Abstract WP308: Low Volume of Acute Stroke Intervention in Aurora Health Care System Analysis

    loading  Checking for direct PDF access through Ovid

Abstract

Introduction: Thrombectomy for acute ischemic stroke (AIS) is an important intervention, though the majority of eligible patients do not receive it. Drawing upon data from our high volume comprehensive stroke center, we identified barriers to recognizing patients with large vessel occlusion and subsequent impediments to treatment.

Methods: This is a retrospective chart review of patients presenting with AIS within 24 hours to the 14 hospitals within the AHCS between January 2015 and December 2016. Demographic, National Institutes of Health Stroke Scale (NIHSS) score, vascular imaging, and thrombectomy data were collected and analyzed. Large vessel occlusion (LVO) involved the distal internal carotid artery (ICA), middle cerebral artery (M1), or basilar artery (BA).

Results: Three thousand five hundred ninety- five AIS patients were identified. The median age was 61 years and 1863 (52%) were female. Two thousand one hundred eighty-three patients presented within 24 hours (61%): 1105 ≤ 6 hours. More than one third of AIS patients (773) did not have acute intracranial vascular imaging. Of 1410 patients with vascular imaging, 171 patients (12 %) had LVO. The site of occlusion was: M1, 86 patients (50.3%); distal ICA, 51 (30%); and BA, 27 (16%). Only 75 LVO patients (44%) had acute stroke intervention of whom 57 (77%) had mechanical thrombectomy, additional intra-arterial thrombolysis was given in 14 (19%) and 4 (5%) had intra-arterial thrombolysis as monotherapy. Successful revascularization (mTICI 2b-3) was achieved in 53 patients (70%). The main reasons that LVO patients did not receive acute stroke intervention include: late onset or unknown onset in 32 (35%), large core infarction 25 (27%), rapid improving NIHSS in 6 (7%), and unclear reason in 25 (17%),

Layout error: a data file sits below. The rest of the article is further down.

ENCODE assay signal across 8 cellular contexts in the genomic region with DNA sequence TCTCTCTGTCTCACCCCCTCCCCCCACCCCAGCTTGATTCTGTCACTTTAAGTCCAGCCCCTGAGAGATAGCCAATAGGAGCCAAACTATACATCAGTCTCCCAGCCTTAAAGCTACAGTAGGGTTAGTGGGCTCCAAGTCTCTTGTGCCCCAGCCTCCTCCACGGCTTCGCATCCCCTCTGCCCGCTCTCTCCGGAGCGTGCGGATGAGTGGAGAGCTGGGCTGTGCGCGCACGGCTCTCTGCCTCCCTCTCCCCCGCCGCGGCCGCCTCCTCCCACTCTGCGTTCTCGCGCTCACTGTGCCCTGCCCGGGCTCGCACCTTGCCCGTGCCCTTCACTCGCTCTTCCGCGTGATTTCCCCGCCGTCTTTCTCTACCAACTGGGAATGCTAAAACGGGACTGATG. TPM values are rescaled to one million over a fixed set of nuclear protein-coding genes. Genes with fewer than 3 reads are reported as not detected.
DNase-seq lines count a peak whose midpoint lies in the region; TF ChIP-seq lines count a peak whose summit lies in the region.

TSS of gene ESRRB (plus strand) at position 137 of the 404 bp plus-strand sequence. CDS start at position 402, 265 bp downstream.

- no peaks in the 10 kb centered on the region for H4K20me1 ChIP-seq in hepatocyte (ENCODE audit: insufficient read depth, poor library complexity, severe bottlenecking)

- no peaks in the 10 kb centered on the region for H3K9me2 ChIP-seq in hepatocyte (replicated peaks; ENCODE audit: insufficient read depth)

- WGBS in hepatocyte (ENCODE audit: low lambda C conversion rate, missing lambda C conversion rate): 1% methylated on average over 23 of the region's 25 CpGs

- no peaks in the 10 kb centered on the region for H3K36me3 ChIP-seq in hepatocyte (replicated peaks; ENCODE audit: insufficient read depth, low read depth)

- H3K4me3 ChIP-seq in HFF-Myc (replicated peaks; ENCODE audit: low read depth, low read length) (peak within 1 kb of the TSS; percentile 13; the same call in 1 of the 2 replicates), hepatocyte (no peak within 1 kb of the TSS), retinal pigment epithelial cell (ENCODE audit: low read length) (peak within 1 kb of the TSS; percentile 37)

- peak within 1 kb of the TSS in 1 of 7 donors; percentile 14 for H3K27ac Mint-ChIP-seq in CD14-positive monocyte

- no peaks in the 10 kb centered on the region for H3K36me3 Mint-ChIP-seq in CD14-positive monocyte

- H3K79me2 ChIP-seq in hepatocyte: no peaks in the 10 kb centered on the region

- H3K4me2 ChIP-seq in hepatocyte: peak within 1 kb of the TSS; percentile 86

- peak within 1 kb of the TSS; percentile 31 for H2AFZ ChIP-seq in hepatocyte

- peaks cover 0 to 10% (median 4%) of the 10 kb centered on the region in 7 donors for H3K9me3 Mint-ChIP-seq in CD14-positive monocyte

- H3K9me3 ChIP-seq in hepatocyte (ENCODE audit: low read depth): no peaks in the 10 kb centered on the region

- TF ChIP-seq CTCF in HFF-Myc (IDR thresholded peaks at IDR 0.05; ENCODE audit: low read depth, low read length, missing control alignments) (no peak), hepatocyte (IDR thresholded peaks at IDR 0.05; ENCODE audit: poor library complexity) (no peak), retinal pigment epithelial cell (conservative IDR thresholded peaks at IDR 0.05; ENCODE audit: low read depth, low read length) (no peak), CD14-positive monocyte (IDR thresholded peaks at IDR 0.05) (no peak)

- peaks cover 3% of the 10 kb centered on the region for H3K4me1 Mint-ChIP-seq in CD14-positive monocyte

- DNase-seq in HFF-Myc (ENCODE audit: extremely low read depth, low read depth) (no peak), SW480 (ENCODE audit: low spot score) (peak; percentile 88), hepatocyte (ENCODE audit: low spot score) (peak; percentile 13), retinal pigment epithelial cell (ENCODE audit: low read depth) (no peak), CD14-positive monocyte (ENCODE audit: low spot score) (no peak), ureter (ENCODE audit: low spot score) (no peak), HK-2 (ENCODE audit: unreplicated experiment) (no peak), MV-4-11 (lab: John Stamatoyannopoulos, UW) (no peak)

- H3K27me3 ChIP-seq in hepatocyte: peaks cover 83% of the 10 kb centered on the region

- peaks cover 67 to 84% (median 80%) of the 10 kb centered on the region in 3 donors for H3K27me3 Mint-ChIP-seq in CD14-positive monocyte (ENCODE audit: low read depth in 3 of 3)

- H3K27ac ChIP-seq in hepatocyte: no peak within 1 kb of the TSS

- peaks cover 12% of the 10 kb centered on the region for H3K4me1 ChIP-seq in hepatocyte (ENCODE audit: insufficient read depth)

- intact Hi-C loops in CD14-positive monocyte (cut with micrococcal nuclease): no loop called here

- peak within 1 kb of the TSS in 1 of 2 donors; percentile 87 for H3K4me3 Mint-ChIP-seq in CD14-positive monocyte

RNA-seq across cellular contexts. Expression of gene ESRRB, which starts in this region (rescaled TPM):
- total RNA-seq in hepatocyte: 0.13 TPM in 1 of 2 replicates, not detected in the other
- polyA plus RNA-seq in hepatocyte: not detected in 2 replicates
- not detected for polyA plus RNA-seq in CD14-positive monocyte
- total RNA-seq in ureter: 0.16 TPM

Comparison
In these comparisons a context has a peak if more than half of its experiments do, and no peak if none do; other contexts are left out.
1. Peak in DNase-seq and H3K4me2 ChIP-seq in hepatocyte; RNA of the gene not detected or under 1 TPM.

Conclusion: There are several reasons that LVO is under recognized: a non neurologist often evaluates the patient in the ER first and they might not be familiar with stroke protocol guidelines; some LVO patients have an atypical presentation; and some patients refuse intervention. Based on our data, there is a need for continuing education of stroke care providers, particularly in this period of changing interventional guidelines.

Related Topics

    loading  Loading Related Articles